Palo Alto High School's News and Features Publication

Verde Magazine

Verde Magazine

Verde Magazine

A change of scenery: Family farms provide hope amid pandemic

HEN OUT OF THE PEN — Junior Nicholas Shinghal’s mom Jennnifer Chan holds a chicken in their backyard. “Tending to various animals here, like the chickens and bees, has taught us how to manage them, so it’s certainly made creating the farm a lot easier,” Shinghal said.

While most students were scrolling through their phones at home, junior Nicholas Shinghal spent his afternoons herding baby pigs in his backyard. The piglets hated being picked up, so the only way to get them back into their pen was by chasing the tiny piglets back into the garage where Shinghal and his family took care of them until they grew enough to be moved onto their farm. 

The increased screen time and seclusion has led many to seek an escape from technology and to disconnect from the overwhelming reality of the pandemic. A few Palo Alto High School families, such as Shinghal’s, have renewed their connection with nature by stepping back from suburban Palo Alto life and spending time on family-owned farms.  

“We wanted our farm to have a positive impact on the environment, rather than a negative one just for our enjoyment,”

— Nicholas Shinghal, junior

Story continues below advertisement

Frog Dog Farms

Frog Dog Farms — a 13-acre farm in Petaluma — is the Shinghal family’s passion project established in November of last year. 

“My mom has always been into animals, and the farm is an opportunity to get away from the commotion of Palo Alto, …  enjoy nature and give back to it by maintaining the land and the animals on it,” Shinghal said.

The farm is currently home to pigs, chickens, goats, ducks and geese, and Shinghal’s family hopes to eventually add miniature cows and sheep to the menagerie. 

One of the Shinghal family’s main goals was to ensure its sustainability and guarantee that their endeavors were in harmony with existing wildlife in the area while contributing back to the natural ecosystem.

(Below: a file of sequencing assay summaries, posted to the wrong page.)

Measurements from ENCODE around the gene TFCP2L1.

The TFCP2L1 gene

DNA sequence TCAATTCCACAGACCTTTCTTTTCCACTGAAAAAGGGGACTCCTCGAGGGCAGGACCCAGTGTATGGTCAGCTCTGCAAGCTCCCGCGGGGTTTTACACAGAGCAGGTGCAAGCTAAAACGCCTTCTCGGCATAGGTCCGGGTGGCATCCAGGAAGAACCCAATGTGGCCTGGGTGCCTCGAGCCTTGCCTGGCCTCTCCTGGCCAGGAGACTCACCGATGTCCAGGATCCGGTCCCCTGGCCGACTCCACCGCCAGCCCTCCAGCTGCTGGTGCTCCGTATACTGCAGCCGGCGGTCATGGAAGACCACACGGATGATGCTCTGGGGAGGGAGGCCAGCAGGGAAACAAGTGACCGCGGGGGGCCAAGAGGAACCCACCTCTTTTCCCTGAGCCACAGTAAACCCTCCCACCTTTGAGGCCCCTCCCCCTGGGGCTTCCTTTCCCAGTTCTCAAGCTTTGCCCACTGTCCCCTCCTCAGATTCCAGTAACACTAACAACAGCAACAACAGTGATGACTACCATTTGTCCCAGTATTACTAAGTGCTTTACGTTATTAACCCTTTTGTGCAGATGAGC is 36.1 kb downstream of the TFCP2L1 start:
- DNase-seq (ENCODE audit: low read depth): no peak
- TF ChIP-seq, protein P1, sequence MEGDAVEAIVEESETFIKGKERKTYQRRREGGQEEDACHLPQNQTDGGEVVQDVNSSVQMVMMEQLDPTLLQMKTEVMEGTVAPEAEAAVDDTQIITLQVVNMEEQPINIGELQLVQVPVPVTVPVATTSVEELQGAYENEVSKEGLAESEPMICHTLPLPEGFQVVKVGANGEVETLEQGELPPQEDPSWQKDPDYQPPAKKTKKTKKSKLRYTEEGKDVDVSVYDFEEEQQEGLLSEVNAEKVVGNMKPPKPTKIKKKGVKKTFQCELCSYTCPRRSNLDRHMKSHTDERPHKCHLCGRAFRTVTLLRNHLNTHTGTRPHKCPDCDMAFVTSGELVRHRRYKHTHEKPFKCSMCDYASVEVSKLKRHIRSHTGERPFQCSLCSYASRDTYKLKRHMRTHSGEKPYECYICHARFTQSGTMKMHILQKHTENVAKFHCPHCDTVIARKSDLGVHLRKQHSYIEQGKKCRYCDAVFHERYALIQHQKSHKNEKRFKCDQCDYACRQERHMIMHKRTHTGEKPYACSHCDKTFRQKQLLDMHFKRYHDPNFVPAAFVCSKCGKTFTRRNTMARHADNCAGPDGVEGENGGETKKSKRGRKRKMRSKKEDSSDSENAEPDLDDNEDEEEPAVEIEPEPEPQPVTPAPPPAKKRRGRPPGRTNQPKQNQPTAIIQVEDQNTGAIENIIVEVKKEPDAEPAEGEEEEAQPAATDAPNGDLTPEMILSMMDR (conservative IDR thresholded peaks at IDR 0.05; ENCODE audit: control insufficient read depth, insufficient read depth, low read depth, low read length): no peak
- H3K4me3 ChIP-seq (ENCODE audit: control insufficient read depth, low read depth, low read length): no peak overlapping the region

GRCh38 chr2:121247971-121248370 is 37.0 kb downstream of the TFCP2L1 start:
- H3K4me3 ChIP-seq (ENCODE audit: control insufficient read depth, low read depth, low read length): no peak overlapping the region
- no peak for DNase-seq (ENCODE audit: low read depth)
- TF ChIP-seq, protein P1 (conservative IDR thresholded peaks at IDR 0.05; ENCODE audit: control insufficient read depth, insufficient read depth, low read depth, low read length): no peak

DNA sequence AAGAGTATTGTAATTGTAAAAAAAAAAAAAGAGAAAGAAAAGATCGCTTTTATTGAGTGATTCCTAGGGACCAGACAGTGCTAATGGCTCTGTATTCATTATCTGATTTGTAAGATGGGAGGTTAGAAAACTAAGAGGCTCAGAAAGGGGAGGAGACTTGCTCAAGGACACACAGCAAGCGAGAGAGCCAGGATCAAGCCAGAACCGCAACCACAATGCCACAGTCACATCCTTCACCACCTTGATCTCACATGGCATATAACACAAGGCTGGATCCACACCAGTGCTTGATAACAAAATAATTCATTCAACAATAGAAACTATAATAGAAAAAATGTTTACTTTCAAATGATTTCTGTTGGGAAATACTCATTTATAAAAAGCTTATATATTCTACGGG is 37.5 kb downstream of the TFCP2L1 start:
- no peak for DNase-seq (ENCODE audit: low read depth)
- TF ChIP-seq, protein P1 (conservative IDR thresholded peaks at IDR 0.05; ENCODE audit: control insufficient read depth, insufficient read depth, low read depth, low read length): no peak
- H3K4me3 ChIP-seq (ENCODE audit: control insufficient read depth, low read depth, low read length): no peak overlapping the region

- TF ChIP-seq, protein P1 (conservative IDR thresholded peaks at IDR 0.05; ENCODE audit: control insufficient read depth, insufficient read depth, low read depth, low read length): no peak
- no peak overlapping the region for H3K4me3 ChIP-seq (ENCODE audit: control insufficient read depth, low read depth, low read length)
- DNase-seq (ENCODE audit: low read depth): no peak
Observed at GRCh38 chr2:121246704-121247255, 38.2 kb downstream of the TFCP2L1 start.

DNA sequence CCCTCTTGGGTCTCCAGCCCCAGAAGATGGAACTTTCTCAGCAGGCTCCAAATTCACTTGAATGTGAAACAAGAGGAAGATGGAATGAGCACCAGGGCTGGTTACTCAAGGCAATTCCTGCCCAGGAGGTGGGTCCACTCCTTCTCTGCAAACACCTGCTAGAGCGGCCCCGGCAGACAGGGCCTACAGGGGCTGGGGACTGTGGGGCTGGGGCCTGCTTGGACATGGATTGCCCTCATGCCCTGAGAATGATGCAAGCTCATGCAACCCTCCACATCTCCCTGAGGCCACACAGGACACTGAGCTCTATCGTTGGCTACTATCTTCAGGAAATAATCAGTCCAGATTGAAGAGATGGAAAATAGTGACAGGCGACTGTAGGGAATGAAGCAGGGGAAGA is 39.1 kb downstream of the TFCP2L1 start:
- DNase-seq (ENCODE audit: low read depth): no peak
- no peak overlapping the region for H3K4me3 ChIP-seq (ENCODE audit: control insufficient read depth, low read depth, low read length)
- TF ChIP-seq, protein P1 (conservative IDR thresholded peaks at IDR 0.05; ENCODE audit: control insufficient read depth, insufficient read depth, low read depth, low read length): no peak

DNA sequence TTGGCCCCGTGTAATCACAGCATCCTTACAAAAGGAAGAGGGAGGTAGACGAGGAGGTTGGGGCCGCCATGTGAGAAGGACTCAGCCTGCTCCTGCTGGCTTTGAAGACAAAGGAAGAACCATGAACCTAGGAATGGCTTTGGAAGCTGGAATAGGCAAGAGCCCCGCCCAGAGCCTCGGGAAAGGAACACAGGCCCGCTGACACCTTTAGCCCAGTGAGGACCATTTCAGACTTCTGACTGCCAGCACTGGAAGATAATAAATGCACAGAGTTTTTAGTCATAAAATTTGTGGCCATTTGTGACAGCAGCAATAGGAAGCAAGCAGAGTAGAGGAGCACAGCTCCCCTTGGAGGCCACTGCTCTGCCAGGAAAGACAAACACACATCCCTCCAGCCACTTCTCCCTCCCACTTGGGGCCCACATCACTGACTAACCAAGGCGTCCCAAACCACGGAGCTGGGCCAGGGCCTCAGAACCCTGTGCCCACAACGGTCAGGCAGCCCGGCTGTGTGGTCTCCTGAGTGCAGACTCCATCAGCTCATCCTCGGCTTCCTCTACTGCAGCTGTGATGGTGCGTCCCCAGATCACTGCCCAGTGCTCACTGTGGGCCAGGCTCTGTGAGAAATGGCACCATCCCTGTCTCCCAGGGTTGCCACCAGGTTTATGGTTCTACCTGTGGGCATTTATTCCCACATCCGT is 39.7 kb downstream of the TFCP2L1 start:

“We wanted our farm to have a positive impact on the environment, rather than a negative one just for our enjoyment,” Shinghal said.

Shinghal values the time and effort spent building up the farm and appreciates how the farm has encouraged him to connect with his family in a new way.

“I think it has been an important experience for us to not only connect with the farm and … our time up there, ….  but also having a communal family project to work on,” Shingal said.

Anderson Orchards

Anderson Orchards, a 60-acre lot growing peaches and almonds in Butte County, has been owned by senior Senja Johnson’s family for over 100 years. While Johnson usually visits in the summer, she prolonged her stay at the orchard during the pandemic.

“When COVID started, I just went there because there were … only two COVID cases there as opposed to the Bay Area, where there were way more,” Johnson said. “I lived there for three months [with my family].” 

Johnson said upkeep for the orchard is not easy, and requires year-round maintenance and preparation for the busy summer season, during which she helps harvest the orchard’s peaches and almonds alongside her cousins and the farm’s staff. 

According to Johnson, being on the orchard has lessened her dependency on her connection to her phone and the Internet. While she does not completely go off the grid, Johnson says being in nature with her family helps her take a step back from her electronics.

“I don’t have a whole lot of interest in my phone or my computer [when I am on the farm],” Johnson said. “I definitely like to disconnect more.”